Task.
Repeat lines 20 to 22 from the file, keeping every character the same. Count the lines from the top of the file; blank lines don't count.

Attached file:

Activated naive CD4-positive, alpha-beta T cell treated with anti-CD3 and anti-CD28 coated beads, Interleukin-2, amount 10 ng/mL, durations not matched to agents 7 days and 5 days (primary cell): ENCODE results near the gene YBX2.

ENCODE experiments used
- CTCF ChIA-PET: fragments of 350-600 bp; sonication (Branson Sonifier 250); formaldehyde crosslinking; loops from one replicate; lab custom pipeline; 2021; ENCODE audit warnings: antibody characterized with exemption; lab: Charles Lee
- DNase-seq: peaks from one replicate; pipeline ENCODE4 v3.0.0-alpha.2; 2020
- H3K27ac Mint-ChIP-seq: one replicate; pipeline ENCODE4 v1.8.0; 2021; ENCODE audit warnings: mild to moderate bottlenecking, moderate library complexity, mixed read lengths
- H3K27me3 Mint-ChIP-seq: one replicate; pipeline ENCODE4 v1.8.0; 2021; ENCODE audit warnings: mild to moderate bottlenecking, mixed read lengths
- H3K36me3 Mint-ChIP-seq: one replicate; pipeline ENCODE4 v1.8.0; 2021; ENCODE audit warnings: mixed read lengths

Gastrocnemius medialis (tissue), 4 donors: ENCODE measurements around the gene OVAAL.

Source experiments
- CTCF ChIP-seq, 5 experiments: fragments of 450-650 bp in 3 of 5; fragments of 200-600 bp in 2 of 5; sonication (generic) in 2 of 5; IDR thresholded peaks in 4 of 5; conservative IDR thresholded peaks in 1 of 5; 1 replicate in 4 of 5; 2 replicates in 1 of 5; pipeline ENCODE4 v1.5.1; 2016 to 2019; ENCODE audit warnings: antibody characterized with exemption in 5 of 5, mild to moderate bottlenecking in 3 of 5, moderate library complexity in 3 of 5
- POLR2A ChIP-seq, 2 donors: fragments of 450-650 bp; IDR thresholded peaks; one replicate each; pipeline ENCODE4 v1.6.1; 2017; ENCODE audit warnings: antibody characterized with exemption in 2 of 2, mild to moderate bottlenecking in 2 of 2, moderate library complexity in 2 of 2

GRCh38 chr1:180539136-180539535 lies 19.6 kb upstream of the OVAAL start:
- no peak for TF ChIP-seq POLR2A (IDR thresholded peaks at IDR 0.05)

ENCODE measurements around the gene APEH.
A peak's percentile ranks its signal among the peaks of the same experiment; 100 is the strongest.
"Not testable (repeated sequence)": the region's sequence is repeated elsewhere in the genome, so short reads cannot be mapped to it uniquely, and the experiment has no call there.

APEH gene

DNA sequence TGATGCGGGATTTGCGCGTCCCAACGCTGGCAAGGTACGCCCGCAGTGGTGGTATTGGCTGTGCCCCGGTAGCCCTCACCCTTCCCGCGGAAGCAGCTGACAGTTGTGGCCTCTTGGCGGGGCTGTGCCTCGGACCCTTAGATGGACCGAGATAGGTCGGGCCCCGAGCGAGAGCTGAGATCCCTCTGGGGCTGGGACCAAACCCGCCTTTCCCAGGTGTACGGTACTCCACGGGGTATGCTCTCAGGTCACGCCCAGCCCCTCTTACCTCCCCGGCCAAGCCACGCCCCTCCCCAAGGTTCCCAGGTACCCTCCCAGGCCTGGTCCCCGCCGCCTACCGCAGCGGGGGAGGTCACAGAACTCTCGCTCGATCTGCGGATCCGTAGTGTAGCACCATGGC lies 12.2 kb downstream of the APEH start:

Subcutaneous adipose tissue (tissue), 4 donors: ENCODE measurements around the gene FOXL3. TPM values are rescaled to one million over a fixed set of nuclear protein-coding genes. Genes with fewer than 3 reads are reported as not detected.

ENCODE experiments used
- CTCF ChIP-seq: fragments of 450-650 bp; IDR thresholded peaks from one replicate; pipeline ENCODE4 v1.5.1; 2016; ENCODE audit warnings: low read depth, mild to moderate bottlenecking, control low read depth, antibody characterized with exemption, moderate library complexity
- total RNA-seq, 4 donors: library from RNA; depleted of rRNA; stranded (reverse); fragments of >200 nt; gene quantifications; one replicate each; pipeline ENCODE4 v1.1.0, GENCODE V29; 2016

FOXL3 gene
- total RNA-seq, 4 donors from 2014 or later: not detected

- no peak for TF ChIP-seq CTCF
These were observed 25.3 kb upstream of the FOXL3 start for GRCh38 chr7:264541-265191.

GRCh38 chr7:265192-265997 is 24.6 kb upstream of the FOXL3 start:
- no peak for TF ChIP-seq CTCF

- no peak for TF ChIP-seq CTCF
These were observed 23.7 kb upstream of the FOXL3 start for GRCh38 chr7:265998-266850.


ENCODE experiments used
- CTCF ChIP-seq: fragments of 450-650 bp; IDR thresholded peaks from one replicate; pipeline ENCODE4 v1.5.1; 2016; ENCODE audit warnings: low read depth, mild to moderate bottlenecking, control low read depth, antibody characterized with exemption, moderate library complexity
- total RNA-seq, 4 donors: library from RNA; depleted of rRNA; stranded (reverse); fragments of >200 nt; gene quantifications; one replicate each; pipeline ENCODE4 v1.1.0, GENCODE V29; 2016